In turn, the federal government and bureaucratic apparatus become dependent upon the intellectual elites to provide the expertise of what everything means.
But do these people who participate in politics -- but what do you do with the people who only participate in politics only as citizens?
In terms of elections, the old partisans of both parties, the party pro who have devoted their lives to trying to understand politics in terms of mobilizing the people, were no longer needed once partisan appeals could be marketed just like any other commodity. Both political parties have benefited from the kind of predictability made possible by the incorporation of scientific professionalism in the organizing and shaping of campaigns and elections.
In addition, both parties have enforced political correctness as the ground of understanding civil society, public policy, law, and bureaucracy itself. Before the end of the 20th century, a new kind of iron law of politics happened. There are red states, and there are blue states, and then there are handful of purple or battleground states.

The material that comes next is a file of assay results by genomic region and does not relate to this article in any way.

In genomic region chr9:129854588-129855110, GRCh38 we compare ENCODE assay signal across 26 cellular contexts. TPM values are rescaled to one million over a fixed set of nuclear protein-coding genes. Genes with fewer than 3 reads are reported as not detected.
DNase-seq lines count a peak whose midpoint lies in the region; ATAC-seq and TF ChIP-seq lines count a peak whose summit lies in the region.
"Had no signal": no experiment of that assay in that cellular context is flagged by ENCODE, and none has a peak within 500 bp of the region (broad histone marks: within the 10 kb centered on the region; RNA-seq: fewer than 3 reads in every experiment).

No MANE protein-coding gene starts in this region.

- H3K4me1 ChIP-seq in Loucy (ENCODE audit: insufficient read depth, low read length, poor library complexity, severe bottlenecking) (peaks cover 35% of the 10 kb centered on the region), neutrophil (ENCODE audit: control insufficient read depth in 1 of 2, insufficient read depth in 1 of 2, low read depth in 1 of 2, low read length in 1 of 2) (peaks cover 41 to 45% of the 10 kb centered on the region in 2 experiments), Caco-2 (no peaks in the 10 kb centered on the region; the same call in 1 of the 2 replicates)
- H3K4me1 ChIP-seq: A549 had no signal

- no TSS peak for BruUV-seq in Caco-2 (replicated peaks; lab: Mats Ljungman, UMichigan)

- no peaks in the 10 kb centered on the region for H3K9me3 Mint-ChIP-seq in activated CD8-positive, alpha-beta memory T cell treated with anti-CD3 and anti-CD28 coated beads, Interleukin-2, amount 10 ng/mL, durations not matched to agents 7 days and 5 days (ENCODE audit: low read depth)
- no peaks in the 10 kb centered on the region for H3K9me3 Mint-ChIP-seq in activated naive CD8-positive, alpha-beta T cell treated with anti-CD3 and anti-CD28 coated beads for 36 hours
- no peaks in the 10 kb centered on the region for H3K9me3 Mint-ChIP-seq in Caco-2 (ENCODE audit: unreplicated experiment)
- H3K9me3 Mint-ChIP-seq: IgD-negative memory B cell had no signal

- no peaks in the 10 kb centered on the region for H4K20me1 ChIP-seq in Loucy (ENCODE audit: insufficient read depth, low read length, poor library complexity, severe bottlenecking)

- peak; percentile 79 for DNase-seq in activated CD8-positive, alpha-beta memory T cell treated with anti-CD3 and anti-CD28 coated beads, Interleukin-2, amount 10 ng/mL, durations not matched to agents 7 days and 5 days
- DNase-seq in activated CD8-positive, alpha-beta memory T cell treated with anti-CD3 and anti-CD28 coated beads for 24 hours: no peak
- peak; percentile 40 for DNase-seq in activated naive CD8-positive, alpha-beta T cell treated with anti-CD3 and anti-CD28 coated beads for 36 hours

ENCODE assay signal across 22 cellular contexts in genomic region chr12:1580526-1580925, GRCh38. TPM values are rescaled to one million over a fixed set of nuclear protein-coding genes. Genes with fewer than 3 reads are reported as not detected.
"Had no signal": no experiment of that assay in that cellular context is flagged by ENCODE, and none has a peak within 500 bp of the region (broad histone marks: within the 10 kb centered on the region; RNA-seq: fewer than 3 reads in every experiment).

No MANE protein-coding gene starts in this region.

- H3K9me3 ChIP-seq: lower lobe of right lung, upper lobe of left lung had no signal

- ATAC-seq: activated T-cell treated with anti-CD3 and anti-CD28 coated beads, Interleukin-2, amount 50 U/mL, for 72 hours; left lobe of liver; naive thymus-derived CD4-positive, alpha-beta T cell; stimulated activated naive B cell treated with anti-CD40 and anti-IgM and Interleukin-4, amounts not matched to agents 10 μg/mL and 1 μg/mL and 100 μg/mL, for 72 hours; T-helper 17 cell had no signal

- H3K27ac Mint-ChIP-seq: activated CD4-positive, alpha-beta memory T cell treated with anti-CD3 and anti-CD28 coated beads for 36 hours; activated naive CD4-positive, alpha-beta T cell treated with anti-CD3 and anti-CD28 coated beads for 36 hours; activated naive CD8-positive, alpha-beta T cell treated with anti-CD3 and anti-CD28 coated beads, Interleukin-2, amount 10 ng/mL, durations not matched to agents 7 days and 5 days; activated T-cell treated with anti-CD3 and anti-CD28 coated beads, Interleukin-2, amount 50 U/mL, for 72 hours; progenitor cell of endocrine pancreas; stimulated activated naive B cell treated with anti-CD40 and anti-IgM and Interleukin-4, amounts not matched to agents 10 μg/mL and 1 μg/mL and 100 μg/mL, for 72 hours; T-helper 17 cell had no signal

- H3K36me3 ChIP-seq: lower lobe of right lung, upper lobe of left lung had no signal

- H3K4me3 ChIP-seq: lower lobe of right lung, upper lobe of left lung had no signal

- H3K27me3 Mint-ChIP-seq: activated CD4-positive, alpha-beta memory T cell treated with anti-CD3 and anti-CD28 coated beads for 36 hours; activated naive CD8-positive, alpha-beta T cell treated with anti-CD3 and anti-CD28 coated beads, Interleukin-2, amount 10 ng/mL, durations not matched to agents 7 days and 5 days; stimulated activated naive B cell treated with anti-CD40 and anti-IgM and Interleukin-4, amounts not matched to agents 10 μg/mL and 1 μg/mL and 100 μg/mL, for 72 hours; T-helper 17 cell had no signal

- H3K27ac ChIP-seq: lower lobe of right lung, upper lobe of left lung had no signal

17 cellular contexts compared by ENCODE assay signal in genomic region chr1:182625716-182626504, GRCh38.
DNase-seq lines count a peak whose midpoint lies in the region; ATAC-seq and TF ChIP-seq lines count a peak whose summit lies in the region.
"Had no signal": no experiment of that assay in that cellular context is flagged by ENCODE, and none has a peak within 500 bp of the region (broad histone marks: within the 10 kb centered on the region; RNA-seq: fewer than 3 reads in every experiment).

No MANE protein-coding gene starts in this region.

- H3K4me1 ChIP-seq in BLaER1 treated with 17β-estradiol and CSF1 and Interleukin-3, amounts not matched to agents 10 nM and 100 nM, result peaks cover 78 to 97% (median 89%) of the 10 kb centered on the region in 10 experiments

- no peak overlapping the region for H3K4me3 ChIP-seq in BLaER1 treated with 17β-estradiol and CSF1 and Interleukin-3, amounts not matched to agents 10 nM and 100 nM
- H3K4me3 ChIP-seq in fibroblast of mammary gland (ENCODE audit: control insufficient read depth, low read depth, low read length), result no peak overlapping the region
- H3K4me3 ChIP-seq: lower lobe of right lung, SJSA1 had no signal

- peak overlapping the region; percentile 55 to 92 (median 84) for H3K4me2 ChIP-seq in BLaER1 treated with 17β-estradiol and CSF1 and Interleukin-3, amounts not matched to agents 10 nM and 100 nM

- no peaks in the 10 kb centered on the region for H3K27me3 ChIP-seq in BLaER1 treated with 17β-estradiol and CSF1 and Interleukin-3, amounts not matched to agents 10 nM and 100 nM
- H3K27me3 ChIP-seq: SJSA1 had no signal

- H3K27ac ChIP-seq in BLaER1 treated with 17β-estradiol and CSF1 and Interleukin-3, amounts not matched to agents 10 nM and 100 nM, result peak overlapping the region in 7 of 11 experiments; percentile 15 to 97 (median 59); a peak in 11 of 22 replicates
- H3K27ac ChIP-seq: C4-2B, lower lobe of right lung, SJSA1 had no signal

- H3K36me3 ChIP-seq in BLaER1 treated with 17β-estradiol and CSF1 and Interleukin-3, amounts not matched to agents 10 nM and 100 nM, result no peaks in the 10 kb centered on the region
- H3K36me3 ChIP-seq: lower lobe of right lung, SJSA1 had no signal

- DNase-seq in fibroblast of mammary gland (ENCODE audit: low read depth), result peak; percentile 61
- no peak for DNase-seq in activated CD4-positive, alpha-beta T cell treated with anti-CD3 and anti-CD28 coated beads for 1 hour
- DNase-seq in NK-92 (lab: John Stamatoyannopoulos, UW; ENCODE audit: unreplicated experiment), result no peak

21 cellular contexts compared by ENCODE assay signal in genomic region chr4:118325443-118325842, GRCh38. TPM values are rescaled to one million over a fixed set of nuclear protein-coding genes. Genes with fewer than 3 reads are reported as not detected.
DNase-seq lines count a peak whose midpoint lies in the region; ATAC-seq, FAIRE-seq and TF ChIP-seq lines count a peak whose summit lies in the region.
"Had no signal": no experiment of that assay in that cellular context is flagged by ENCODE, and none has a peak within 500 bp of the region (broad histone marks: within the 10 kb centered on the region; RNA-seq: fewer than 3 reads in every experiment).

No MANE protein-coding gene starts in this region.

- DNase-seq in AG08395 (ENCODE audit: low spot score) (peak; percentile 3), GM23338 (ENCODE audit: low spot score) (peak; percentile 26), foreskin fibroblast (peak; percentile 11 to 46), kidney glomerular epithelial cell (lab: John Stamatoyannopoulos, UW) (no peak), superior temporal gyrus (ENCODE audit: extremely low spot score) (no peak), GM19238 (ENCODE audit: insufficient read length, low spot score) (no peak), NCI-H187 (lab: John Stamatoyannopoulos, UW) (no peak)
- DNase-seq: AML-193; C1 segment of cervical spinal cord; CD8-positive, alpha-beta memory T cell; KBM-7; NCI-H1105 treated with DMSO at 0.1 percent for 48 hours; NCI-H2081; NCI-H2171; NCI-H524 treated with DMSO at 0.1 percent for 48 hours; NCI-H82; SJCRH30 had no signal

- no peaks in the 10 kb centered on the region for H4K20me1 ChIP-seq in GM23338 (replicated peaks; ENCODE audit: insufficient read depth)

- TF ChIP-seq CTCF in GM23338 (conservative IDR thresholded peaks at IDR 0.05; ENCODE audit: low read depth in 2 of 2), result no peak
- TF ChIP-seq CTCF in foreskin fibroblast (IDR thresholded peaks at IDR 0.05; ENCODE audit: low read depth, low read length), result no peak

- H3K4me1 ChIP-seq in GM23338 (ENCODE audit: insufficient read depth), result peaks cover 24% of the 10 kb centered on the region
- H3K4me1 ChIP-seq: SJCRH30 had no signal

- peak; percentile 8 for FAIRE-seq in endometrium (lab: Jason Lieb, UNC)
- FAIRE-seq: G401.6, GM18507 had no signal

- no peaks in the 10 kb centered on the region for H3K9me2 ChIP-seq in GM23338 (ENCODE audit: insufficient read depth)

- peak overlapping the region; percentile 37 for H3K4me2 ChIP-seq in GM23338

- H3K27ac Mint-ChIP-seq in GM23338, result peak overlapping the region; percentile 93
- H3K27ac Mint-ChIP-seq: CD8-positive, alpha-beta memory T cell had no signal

Political conflict can be contained by focusing on the battleground states. Elections were understood in terms of division rather than unification. And it became almost impossible for any candidate to appeal to the electorate on behalf of a common good.
That's not surprising. Because positivism was rejected and -- as was any other understanding of meaning of the common good.
The political parties no longer establish a meaningful link between the people and the government. Party patronage has been replaced with bureaucratic patronage, and a professional elite has established itself as a vital center between the people and the government.
It's all true, right? It's about to get really important.